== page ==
Italy, despite being one of the world’s largest wine producer, it’s wines have only recently caught the attention of wine enthusiasts outside Europe. In other markets, however, people are still content to stay with their barolo, chianti and brunello, although many regions other than Piedmont and Tuscany are now producing great wines. Perhaps people feel intimidated by the sheer breadth of Italian wines and especially it’s extraordinary array of grape varieties which are produced there. Getting to know Italian wines takes time but it is worth it. We ourselves are still learning despite been in this business for years. Nevertheless, we aim to provide some basic knowledge to guide clients along the right direction for them to make intelligent choices.
Many years ago, while consulting in Italy, Professor Emile Peynaud of Bordeaux once commented that “Italy has golden vineyards but produce silver wines”. Clearly he was well aware of Italy’s great potential of “terrior”. Italy’s winemaking technology (in fact Italy have become leading manufacturer of oenological equipment in the world) and viticulture have become increasingly sophisticated and increasingly, winemakers are making great progress in unlocking the potential of country’s great terrior. Italian wines are more exciting than it has ever been and people are starting to realize it for themselves. I love this wine! Where is it from? How is it made? How do I get some? There is always something new to discover and the best is yet to come.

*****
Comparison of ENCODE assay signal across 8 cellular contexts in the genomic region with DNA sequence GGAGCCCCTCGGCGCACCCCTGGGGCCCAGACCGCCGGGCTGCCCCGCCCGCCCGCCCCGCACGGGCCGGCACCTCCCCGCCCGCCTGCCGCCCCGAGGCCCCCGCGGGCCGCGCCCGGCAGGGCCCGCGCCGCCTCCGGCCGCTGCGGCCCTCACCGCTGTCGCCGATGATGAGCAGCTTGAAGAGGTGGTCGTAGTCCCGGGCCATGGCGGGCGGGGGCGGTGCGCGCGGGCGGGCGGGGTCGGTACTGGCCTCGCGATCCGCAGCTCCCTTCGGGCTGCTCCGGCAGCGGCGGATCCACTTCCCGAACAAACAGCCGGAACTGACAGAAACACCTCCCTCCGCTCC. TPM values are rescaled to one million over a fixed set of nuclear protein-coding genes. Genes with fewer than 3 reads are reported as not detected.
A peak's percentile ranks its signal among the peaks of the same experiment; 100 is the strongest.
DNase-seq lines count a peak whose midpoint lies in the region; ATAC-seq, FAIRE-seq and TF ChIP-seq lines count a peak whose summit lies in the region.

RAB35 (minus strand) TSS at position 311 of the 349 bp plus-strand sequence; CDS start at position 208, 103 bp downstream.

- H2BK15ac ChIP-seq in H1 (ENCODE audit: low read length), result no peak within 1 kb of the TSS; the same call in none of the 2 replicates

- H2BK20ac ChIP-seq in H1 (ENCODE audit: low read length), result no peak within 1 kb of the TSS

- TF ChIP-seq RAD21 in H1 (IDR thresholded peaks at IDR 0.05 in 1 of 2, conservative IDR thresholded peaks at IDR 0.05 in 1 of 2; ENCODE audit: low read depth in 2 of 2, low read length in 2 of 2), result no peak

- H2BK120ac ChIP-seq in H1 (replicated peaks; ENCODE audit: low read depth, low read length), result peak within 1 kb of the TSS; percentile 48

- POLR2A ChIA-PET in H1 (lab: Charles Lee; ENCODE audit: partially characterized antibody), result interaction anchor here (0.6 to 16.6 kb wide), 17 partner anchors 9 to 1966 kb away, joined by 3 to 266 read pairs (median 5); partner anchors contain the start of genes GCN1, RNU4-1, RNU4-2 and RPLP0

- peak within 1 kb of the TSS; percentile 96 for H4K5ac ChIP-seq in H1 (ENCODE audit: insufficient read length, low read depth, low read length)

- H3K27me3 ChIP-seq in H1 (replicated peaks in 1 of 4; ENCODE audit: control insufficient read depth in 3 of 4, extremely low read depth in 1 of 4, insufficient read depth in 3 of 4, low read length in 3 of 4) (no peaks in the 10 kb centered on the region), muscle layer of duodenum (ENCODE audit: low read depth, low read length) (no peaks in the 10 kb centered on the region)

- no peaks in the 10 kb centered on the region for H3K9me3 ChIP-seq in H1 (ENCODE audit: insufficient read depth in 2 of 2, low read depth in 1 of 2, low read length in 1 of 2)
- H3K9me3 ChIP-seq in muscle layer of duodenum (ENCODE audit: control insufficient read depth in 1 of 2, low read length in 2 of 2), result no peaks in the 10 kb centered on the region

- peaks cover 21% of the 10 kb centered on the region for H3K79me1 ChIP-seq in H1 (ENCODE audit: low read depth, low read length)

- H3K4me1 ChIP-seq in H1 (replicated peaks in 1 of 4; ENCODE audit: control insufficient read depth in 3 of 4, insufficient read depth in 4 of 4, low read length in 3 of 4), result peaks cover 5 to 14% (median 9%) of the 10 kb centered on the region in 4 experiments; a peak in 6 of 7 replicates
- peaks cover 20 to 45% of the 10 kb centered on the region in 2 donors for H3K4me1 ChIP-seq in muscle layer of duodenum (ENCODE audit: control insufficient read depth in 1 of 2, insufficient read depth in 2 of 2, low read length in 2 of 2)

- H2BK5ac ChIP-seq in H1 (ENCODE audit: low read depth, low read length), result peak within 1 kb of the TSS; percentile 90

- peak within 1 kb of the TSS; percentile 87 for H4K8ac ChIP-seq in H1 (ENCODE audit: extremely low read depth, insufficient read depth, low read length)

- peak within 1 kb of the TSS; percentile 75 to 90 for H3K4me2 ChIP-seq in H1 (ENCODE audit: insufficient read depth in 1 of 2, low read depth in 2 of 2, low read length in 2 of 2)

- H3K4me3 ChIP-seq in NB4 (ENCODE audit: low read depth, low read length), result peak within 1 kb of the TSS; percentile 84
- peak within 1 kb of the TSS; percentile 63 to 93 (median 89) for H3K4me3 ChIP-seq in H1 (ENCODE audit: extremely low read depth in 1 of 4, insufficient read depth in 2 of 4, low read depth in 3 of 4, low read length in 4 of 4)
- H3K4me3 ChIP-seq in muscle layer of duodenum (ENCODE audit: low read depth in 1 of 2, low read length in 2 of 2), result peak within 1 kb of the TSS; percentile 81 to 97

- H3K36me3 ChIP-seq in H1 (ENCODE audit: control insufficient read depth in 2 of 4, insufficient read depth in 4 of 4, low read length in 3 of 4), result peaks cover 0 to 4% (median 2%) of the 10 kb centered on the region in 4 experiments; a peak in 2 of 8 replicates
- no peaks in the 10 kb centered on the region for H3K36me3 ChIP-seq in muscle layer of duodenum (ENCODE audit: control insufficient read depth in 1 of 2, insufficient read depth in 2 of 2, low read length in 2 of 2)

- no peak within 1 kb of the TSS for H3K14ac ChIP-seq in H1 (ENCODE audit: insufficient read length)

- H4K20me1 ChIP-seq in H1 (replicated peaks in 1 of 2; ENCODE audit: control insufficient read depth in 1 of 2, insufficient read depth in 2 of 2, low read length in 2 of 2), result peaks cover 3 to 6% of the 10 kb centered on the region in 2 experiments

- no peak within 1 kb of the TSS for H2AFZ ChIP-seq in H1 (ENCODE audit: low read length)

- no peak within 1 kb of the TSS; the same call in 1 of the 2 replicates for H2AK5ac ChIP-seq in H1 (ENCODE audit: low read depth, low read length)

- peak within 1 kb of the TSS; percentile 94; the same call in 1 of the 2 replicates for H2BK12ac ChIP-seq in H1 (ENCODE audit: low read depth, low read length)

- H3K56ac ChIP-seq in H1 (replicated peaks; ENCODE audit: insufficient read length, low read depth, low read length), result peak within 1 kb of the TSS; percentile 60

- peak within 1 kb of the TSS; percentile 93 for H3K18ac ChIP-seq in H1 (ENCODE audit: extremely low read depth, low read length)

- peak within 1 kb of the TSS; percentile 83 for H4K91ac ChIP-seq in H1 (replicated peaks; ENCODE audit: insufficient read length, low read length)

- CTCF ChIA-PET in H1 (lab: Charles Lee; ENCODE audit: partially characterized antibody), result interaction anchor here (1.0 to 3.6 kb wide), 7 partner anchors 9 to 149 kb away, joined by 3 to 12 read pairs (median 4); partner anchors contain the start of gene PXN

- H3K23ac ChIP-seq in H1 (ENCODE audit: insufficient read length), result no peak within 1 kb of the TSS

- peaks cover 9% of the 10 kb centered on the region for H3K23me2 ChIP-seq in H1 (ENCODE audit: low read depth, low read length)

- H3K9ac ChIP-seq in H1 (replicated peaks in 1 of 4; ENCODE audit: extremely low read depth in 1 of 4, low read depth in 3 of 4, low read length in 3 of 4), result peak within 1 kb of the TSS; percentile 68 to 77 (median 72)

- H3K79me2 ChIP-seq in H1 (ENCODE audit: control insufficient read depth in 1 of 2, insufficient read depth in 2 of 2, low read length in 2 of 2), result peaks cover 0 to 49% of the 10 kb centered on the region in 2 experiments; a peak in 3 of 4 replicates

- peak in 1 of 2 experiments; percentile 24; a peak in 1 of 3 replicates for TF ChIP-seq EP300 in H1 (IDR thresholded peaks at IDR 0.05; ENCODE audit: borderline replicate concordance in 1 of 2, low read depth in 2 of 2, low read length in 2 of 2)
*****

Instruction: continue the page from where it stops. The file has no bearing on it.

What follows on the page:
Place your cursor on the links to select the the regions of your choice. It will lead you to a brief overview of Italy’s many wine regions which include the statistics and figures. We also highlighted the typical cuisine and production sub-zones where more important wines are produced.20 Regions –